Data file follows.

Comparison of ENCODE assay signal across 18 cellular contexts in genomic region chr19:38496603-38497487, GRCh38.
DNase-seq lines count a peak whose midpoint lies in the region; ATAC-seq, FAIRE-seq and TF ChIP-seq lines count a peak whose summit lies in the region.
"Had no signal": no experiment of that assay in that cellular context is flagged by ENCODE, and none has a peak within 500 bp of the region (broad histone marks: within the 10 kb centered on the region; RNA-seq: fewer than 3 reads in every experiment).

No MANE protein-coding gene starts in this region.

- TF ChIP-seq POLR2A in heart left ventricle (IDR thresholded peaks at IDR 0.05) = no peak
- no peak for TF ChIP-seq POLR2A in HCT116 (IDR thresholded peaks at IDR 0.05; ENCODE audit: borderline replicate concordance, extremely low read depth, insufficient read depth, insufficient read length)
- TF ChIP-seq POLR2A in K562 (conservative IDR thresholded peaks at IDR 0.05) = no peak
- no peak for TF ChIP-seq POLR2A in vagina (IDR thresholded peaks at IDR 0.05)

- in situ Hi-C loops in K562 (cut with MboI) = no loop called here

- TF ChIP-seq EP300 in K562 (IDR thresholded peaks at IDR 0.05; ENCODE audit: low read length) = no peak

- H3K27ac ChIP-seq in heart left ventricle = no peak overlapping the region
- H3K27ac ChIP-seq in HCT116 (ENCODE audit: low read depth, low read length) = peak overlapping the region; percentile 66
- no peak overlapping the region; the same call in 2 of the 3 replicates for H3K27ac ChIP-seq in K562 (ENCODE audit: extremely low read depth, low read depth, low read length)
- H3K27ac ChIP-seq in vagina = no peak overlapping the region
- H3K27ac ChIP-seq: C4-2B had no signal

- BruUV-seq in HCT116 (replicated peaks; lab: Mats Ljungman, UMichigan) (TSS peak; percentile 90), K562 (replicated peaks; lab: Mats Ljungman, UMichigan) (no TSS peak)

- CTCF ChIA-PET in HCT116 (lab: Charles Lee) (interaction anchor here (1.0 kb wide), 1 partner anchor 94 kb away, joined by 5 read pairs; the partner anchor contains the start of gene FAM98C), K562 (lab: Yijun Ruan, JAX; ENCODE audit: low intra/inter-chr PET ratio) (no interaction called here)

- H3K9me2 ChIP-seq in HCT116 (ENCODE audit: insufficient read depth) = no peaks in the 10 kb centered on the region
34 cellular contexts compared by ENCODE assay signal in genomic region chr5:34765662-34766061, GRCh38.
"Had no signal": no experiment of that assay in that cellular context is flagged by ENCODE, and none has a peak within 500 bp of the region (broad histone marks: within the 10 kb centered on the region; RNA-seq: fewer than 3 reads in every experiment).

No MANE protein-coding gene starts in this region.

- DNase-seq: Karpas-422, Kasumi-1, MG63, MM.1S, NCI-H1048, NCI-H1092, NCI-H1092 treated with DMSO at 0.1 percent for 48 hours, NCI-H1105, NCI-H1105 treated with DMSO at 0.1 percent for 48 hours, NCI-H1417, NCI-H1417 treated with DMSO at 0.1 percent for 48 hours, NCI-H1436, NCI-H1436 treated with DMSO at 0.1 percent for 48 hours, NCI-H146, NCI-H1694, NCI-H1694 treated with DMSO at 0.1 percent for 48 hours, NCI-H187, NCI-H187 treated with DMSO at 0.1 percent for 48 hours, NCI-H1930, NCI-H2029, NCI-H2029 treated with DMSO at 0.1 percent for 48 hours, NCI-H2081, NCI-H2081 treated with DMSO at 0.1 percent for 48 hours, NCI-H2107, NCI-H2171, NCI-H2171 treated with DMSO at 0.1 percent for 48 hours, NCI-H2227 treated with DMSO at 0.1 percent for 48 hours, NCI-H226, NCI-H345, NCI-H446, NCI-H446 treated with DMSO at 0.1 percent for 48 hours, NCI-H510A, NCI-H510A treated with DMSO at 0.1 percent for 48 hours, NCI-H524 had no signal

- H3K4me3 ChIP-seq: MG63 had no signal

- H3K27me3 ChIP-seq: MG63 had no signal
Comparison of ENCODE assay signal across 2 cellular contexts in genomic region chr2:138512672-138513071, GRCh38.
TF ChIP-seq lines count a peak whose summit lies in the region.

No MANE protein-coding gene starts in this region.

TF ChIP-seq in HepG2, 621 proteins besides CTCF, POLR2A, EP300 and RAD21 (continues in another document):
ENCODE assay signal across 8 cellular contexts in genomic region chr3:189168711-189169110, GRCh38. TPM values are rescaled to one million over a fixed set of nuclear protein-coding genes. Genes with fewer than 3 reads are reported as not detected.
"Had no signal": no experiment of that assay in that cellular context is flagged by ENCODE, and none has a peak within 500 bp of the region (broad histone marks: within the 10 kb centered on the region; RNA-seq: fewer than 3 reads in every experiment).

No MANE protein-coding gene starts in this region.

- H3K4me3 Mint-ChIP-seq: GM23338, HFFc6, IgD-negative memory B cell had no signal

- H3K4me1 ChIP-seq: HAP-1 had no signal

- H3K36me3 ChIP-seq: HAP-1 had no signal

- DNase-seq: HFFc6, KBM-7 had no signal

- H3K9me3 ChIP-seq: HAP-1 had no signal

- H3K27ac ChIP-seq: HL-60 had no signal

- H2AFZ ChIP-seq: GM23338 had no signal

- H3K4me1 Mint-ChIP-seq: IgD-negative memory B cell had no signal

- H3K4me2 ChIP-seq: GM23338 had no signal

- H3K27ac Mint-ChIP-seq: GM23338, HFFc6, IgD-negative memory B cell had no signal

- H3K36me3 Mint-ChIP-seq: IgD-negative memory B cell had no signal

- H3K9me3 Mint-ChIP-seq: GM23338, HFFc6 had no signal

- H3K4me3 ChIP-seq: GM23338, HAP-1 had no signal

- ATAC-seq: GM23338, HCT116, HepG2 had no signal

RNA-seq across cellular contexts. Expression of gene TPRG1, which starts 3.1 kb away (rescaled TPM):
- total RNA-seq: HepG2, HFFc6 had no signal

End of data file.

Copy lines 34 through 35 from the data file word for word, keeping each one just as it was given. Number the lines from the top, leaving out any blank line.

- H3K36me3 ChIP-seq: HAP-1 had no signal

- DNase-seq: HFFc6, KBM-7 had no signal